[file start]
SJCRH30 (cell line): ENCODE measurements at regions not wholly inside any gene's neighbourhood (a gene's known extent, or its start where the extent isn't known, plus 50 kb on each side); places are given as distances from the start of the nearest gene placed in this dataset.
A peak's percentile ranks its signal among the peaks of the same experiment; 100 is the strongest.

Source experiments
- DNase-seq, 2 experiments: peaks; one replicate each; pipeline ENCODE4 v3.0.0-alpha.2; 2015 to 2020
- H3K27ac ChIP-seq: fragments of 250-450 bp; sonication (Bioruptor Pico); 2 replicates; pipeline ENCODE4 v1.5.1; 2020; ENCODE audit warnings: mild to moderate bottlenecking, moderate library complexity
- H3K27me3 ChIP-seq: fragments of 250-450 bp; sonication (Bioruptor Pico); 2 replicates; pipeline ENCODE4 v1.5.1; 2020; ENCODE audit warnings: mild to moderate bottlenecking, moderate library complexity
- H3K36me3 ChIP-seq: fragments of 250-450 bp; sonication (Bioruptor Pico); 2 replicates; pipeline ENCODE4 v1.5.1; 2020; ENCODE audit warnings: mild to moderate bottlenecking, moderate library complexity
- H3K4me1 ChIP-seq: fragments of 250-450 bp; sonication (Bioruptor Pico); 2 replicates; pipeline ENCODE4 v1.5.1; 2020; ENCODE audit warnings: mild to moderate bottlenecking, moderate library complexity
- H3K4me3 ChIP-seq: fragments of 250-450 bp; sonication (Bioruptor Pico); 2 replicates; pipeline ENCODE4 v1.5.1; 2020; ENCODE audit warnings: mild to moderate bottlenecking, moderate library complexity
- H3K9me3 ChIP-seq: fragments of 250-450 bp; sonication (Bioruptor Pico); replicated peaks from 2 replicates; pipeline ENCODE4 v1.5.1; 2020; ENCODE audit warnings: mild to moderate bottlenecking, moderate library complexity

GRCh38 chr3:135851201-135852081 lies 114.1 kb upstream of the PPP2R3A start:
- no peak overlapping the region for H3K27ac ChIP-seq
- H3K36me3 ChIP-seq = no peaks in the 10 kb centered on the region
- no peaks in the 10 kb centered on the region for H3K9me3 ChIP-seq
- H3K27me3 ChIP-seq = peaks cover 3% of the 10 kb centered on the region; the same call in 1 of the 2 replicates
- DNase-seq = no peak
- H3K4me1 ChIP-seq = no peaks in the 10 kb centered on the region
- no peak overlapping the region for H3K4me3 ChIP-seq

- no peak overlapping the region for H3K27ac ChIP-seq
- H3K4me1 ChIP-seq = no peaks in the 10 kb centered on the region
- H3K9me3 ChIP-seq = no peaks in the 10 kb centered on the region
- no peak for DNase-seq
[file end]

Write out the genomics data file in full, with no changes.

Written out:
SJCRH30 (cell line): ENCODE measurements at regions not wholly inside any gene's neighbourhood (a gene's known extent, or its start where the extent isn't known, plus 50 kb on each side); places are given as distances from the start of the nearest gene placed in this dataset.
A peak's percentile ranks its signal among the peaks of the same experiment; 100 is the strongest.

Source experiments
- DNase-seq, 2 experiments: peaks; one replicate each; pipeline ENCODE4 v3.0.0-alpha.2; 2015 to 2020
- H3K27ac ChIP-seq: fragments of 250-450 bp; sonication (Bioruptor Pico); 2 replicates; pipeline ENCODE4 v1.5.1; 2020; ENCODE audit warnings: mild to moderate bottlenecking, moderate library complexity
- H3K27me3 ChIP-seq: fragments of 250-450 bp; sonication (Bioruptor Pico); 2 replicates; pipeline ENCODE4 v1.5.1; 2020; ENCODE audit warnings: mild to moderate bottlenecking, moderate library complexity
- H3K36me3 ChIP-seq: fragments of 250-450 bp; sonication (Bioruptor Pico); 2 replicates; pipeline ENCODE4 v1.5.1; 2020; ENCODE audit warnings: mild to moderate bottlenecking, moderate library complexity
- H3K4me1 ChIP-seq: fragments of 250-450 bp; sonication (Bioruptor Pico); 2 replicates; pipeline ENCODE4 v1.5.1; 2020; ENCODE audit warnings: mild to moderate bottlenecking, moderate library complexity
- H3K4me3 ChIP-seq: fragments of 250-450 bp; sonication (Bioruptor Pico); 2 replicates; pipeline ENCODE4 v1.5.1; 2020; ENCODE audit warnings: mild to moderate bottlenecking, moderate library complexity
- H3K9me3 ChIP-seq: fragments of 250-450 bp; sonication (Bioruptor Pico); replicated peaks from 2 replicates; pipeline ENCODE4 v1.5.1; 2020; ENCODE audit warnings: mild to moderate bottlenecking, moderate library complexity

GRCh38 chr3:135851201-135852081 lies 114.1 kb upstream of the PPP2R3A start:
- no peak overlapping the region for H3K27ac ChIP-seq
- H3K36me3 ChIP-seq = no peaks in the 10 kb centered on the region
- no peaks in the 10 kb centered on the region for H3K9me3 ChIP-seq
- H3K27me3 ChIP-seq = peaks cover 3% of the 10 kb centered on the region; the same call in 1 of the 2 replicates
- DNase-seq = no peak
- H3K4me1 ChIP-seq = no peaks in the 10 kb centered on the region
- no peak overlapping the region for H3K4me3 ChIP-seq

- no peak overlapping the region for H3K27ac ChIP-seq
- H3K4me1 ChIP-seq = no peaks in the 10 kb centered on the region
- H3K9me3 ChIP-seq = no peaks in the 10 kb centered on the region
- no peak for DNase-seq